The PW&B's strategic line was coveted by both the Pennsylvania and the Baltimore & Ohio. Pennsy bought the PW&B in 1881, giving it complete control over Washington-Jersey City railroad traffic until 1886 when B&O opened its own line to Philadelphia. (B&O reached New Jersey via a connection with the Philadelphia & Reading Railroad.)

Pennsy extensively upgraded its New York-Washington line between the late 1920s and the mid-1930s. Electrification was completed from Wilmington, Del., to Washington in February 1935.

In 1962, Baltimore & Ohio was purchased by the Chesapeake & Ohio. B&O became part of the Chessie System in 1973 and CSX Corporation in 1980, but maintained its own identity until 1987 when it was absorbed into CSX Transportation.

The Pennsylvania and New York Central formed Penn Central in 1968. Amtrak took over passenger service on the Northeast Corridor in May 1971, although Penn Central still owned the line. Penn Central became part of Conrail in 1976, at which time Amtrak acquired the Northeast Corridor. Conrail continued to operate local and through freight service on the line via trackage rights. Norfolk Southern assumed freight operations on the Northeast Corridor when it began operating its portion of Conrail in 1999.
Amtrak at Perryville
Seen from a park in Perryville, Md., near the entrance to the Veterans Administration Medical Center, an eastbound Amtrak NortheastDirect train glides across the Susquehanna River bridge in September 2000.
Robert S. Kaplan
Today's Northeast Corridor operations

The highlight of railroad operations in Perryville and Havre de Grace is the surprising variety of Amtrak trains racing between New York and Washington. Amtrak presently schedules close to 80 trains through the area on weekdays. That number drops by nearly a third on Saturdays, but picks up a bit on Sundays and holidays.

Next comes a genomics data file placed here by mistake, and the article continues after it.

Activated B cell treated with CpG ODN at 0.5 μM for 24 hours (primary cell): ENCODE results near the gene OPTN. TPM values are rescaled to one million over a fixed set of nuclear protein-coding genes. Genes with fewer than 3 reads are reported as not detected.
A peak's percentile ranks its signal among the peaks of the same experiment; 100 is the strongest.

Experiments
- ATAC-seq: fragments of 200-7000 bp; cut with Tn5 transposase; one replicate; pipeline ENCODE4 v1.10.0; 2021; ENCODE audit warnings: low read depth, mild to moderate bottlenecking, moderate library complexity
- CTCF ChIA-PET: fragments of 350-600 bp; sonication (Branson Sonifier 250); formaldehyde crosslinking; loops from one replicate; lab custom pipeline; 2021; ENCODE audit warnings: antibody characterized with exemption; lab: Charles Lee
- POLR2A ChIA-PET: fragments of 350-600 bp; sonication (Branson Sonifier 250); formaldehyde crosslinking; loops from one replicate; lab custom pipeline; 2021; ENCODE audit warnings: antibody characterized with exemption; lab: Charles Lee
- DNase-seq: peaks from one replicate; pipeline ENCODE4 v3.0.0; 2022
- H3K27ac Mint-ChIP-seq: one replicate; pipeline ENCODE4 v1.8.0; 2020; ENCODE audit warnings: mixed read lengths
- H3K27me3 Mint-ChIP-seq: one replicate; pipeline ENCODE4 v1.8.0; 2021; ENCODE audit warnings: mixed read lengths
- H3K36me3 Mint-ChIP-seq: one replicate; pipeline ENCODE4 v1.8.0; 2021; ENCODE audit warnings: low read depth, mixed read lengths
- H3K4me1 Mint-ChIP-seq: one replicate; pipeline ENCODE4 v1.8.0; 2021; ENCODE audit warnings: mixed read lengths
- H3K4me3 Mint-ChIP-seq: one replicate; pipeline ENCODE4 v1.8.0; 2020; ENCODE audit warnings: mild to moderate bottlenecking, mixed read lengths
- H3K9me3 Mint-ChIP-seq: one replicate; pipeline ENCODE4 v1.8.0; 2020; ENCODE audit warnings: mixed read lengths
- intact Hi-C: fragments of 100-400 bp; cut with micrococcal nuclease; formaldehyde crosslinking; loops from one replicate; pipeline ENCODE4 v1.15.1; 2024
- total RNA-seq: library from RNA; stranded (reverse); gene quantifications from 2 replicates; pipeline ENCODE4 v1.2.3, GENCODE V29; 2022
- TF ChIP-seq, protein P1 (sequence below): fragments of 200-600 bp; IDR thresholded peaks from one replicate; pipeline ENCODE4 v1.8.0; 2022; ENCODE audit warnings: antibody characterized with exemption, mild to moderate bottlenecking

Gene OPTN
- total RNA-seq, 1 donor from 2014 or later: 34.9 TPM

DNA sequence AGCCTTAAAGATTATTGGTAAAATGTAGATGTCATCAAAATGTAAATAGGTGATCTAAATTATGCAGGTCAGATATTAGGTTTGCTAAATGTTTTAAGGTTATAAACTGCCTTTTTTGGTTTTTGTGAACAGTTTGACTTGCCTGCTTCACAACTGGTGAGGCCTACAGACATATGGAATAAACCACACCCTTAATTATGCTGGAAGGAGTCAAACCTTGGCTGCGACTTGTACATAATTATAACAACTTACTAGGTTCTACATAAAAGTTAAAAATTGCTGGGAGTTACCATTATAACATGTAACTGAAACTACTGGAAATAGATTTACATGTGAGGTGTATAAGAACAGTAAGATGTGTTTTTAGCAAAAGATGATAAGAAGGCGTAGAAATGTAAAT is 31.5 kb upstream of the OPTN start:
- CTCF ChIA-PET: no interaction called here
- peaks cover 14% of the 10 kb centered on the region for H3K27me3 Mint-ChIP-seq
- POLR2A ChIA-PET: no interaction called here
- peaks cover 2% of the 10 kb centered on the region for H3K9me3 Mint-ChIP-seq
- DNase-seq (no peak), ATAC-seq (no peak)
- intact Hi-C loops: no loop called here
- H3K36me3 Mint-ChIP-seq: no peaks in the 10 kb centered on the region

Sleek Acela Express trainsets appear regularly on high-speed, limited-stop runs between Washington, New York, and Boston. Other Northeast Corridor trains use Amfleet coaches powered by the railroad's fleet of AEM-7 and newer HHP-8 electric locomotives.

Long-distance New York-Florida trains and the New York-New Orleans Crescent are often powered by P42 diesel locomotives and feature unique equipment such as Viewliner sleeping cars. Most of these trains pass in daylight hours.
Amtrak is also the designated operator of MARC commuter rail service between Perryville and Washington. Limited rush-hour service is provided, with three trains departing Perryville weekday mornings, and four arriving in Perryville in the evening. Since there is no layover yard in Perryville, MARC trains deadhead to and from Baltimore. The trains are usually hauled by the railroad's AEM-7 electrics, although occasionally trainsets powered by a GP40WH-2 diesel locomotive will make an appearance.